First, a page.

Although the Centennial Exhibition ended after six months, interest in romanticized, Anglicized versions of early-American architecture, landscapes, and decorative arts continued and evolved through the late nineteenth and twentieth century. Philadelphia became a geographic touchstone in the Colonial Revival movement as collectors like Henry Francis du Pont (1880-1969) turned their attention toward American decorative arts and furniture. At the same time, writers like Harold Eberlein (1875-1965), Anne Hollingsworth Wharton (1845-1928), and Robert (1860-1923) and Elizabeth (1871-1936) Shackleton produced hundred of books on the decorative arts and architecture, feeding the national obsession with all things “colonial.”

Architectural Characteristics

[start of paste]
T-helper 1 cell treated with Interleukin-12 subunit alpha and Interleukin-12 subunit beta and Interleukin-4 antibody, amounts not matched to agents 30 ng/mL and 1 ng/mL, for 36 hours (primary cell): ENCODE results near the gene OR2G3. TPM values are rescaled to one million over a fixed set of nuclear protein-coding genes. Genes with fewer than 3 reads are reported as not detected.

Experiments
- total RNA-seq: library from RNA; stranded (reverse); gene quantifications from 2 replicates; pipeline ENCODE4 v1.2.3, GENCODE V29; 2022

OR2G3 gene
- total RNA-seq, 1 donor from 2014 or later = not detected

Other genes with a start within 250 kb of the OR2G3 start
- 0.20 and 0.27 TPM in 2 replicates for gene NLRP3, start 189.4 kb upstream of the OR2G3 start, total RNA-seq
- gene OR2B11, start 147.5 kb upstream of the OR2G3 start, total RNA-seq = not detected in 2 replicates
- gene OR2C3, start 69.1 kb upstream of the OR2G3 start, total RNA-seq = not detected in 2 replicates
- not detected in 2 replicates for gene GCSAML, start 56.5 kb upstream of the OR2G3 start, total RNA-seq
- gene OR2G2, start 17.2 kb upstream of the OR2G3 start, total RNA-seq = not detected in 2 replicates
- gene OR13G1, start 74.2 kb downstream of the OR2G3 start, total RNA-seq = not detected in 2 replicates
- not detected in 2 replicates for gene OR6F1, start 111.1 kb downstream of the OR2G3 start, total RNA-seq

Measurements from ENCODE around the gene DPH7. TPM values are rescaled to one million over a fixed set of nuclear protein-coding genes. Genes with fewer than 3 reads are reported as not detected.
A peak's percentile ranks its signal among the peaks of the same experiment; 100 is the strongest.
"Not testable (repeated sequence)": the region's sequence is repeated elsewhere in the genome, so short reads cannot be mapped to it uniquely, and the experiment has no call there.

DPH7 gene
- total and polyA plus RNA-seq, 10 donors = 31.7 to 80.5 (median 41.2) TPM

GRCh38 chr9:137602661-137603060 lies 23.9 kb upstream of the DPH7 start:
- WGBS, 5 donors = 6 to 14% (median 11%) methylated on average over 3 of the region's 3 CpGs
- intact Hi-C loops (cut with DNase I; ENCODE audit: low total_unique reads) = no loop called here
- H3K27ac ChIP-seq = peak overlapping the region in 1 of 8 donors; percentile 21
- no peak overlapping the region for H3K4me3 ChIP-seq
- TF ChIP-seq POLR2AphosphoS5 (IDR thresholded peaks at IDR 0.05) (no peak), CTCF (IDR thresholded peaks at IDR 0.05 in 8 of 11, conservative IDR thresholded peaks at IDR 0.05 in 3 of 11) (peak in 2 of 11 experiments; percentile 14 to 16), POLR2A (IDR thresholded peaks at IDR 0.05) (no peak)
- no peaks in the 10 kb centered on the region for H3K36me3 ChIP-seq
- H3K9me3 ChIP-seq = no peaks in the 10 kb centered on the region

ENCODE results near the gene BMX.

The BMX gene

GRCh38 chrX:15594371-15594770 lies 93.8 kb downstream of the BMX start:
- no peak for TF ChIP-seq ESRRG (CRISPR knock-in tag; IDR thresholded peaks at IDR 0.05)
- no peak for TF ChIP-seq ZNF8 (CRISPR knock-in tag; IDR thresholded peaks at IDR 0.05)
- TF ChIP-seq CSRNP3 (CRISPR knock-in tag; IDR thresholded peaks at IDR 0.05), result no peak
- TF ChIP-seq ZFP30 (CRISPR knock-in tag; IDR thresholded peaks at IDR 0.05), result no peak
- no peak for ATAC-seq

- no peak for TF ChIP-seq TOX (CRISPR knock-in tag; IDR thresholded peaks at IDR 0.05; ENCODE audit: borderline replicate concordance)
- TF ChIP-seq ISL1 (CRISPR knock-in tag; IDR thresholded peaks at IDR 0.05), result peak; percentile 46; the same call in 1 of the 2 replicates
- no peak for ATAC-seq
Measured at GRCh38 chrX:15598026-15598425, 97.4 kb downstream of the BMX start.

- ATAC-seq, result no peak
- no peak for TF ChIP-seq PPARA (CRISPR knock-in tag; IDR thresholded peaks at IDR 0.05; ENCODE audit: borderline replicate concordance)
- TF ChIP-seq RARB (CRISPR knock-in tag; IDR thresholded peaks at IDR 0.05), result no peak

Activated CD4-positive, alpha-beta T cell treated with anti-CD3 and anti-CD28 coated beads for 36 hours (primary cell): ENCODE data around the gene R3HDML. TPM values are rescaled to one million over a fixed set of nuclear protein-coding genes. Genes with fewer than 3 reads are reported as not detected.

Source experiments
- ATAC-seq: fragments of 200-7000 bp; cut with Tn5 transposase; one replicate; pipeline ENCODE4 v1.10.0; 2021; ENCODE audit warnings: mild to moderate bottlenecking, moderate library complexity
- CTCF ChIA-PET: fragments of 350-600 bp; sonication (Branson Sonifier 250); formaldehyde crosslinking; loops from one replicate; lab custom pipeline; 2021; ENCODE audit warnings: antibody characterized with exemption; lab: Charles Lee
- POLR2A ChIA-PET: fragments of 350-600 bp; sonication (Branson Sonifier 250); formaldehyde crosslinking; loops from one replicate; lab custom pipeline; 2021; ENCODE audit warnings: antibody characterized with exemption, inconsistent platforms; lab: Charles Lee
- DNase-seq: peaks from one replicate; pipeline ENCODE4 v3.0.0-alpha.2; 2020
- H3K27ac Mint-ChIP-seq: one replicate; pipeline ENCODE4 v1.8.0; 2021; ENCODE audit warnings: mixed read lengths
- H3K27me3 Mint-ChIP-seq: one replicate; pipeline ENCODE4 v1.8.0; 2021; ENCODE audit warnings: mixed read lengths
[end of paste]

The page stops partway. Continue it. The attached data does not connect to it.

As the Colonial Revival gained momentum, nineteenth- and twentieth-century architects studied the Delaware Valley’s early English, German, Dutch, and Swedish buildings, focusing on their common elements to create a distinct Colonial Revival architectural style. Those elements included double-hung windows with shutters; hipped, gable, or gambrel roofs; and local building materials, such as stone. These features dotted the landscape of the Philadelphia area through the work of architects like Richardson Brognard Okie (1875-1945). Born in Camden, New Jersey, Okie completed his studies in architecture at the University of Pennsylvania during the first wave of the Colonial Revival movement. His designs of private residences, such as the H.B. Du Pont house in-Wilmington, Delaware, featuring stone exteriors, prominent chimneys, wide floorboards, and hand-wrought nails—hallmarks of his Pennsylvania farmhouse style. Another Philadelphia architect, Charles Barton Keen (1868-1931), designed Colonial Revival houses for wealthy Philadelphians then extended his practice along the East Coast.